The music industry in the United States today represents one of the most complex business ecosystems– one that is currently facing a number of challenges impacting all the entities in the music supply chain . These challenges are due to a number of factors, including the emergence of new delivery mechanism (e.g. digital music streaming), the change in listening habits of the younger generation of audiences, the changing notions of music ownership by consumers, the complex legal arrangements around music copyright, and other factors.
Today artists and musicians are part of the gig economy and function much as gig-workers. They are finding it increasingly difficult to make a sustainable living as artistic creators  . Many feel they lack visibility into state of license issuances of their works, and therefore to the projected incomes. For many songwriters and musicians, royalty payments for licenses may take several months to arrive. In many cases, the actual songwriters or artists for a given musical work are considered to be “un-attributable” – which leads to payments languishing in escrow accounts around the world unclaimed by the songwriters to whom the payments are due .
The industry itself as a whole has not invested sufficiently in technological advances (e.g. digital delivery, cloud services, digital identity, etc.), and has in fact turned down various new opportunities related to digital music over the past two decades (e.g. Naspter case in the late 1990s ). The net result is a music ecosystem today that still uses outdated accounting setups (e.g. exchanging Excel spreadsheets), leading to gross inefficiencies, confusing royalty statements and delayed payments, with music being tagged incorrectly leading to mistakes in attributions .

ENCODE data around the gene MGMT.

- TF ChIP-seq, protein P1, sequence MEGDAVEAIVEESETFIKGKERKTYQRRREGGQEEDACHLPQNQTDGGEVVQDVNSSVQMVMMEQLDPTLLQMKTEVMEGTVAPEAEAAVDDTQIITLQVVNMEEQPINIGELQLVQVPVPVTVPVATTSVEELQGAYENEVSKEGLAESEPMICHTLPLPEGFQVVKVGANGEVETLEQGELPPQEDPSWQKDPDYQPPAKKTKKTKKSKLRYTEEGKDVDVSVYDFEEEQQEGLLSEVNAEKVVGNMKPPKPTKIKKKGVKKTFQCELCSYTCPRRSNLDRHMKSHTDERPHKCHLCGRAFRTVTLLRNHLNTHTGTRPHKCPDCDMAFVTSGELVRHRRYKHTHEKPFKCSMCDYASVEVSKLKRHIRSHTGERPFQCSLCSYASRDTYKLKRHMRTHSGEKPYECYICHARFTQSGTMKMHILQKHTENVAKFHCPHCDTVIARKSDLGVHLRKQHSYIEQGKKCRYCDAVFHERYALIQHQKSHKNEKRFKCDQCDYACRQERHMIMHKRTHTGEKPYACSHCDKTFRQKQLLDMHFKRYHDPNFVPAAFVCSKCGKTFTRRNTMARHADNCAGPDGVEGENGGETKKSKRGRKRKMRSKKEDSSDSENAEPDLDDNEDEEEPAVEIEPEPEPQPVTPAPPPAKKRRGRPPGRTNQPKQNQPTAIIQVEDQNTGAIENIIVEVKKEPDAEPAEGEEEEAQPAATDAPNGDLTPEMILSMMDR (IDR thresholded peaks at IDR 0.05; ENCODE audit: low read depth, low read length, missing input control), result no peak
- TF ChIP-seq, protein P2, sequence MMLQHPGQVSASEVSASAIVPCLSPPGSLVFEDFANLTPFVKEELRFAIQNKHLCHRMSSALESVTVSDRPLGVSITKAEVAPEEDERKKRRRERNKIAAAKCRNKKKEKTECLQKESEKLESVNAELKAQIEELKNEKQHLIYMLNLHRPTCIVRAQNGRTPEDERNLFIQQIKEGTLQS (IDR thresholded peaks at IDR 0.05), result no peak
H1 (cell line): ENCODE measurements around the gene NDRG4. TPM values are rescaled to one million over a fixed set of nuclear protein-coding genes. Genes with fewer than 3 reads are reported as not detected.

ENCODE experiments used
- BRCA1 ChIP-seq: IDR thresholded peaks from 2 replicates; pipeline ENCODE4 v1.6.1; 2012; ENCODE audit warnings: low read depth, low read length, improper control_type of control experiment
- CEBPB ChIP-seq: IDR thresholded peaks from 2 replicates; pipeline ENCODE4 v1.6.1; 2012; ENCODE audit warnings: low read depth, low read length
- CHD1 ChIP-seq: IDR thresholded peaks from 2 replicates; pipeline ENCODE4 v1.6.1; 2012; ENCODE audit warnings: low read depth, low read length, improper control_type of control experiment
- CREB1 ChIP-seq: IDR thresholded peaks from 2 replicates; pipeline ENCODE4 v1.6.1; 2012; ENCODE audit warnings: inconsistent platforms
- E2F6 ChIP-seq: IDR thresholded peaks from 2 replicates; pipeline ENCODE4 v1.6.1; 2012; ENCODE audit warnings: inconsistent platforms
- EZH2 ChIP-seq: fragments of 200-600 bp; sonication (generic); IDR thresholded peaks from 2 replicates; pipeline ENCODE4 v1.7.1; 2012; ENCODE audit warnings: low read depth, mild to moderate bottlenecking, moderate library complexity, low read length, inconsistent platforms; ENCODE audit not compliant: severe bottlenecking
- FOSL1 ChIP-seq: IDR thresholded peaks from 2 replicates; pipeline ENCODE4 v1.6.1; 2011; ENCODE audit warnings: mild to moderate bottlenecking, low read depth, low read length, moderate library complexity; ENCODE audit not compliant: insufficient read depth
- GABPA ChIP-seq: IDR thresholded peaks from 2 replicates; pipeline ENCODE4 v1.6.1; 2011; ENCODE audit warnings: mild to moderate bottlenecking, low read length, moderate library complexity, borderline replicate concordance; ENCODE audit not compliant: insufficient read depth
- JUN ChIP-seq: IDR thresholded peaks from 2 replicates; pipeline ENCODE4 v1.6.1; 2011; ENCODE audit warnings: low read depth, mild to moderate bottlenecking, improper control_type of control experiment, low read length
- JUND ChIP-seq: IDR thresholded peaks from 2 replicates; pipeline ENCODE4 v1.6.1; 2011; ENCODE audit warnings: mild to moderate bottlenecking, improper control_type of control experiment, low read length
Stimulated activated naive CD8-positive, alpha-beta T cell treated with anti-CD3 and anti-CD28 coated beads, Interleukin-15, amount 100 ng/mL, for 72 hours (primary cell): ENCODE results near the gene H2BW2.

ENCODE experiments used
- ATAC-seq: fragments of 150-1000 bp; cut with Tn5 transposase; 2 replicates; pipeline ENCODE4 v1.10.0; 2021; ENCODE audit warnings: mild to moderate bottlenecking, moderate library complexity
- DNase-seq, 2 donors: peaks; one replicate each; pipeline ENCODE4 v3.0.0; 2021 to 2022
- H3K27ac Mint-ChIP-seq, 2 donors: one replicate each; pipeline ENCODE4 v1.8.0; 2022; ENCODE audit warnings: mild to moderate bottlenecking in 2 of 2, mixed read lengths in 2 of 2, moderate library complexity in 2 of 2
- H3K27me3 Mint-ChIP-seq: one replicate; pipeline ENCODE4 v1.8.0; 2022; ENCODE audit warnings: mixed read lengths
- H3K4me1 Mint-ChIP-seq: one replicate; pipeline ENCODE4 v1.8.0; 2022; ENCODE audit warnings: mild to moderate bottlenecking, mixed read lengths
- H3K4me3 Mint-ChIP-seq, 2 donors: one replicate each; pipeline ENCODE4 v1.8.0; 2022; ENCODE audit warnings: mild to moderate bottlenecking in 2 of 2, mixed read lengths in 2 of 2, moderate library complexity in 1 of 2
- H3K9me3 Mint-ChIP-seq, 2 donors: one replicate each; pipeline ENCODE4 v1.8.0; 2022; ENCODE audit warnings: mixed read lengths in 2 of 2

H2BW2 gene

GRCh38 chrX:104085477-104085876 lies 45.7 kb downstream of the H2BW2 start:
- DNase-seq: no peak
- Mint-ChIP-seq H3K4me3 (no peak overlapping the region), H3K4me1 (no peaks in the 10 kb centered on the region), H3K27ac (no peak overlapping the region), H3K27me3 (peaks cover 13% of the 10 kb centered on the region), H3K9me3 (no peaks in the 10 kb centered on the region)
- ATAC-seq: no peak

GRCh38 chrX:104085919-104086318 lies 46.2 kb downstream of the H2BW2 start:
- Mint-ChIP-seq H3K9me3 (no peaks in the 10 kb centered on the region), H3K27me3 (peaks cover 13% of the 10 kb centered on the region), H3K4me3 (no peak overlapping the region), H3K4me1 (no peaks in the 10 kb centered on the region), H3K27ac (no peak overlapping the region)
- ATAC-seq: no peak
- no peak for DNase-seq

In this chapter, we look at the notion of data cooperatives in the context of artists and musicians as gig-workers, and how the management of music-related rights and licensing on a shared platform can reduce cost and operational complexity. We discuss the RAIDAR project  from MIT and the Berklee College of Music as an example of how future IT infrastructures need to be developed based on design principles that place emphasis on the owners of music-related rights.
Over the last decade there has been a continuing decline in trust on the part of individuals with regards to the handling and fair use of personal data  . The public is increasingly aware of the power of big data combined with advanced analytics and artificial intelligence. They are also increasingly aware of the power wielded by social media platforms in influencing their daily lives, ranging from influencing the types of advertisements they see on websites and in the media, to the types of good and services they purchase online. Pew Research reported that 91 percent of Americans agree or strongly agree that consumers have lost control over how personal data is collected and used, while 80 percent who use social networking sites are concerned about third parties accessing their shared data .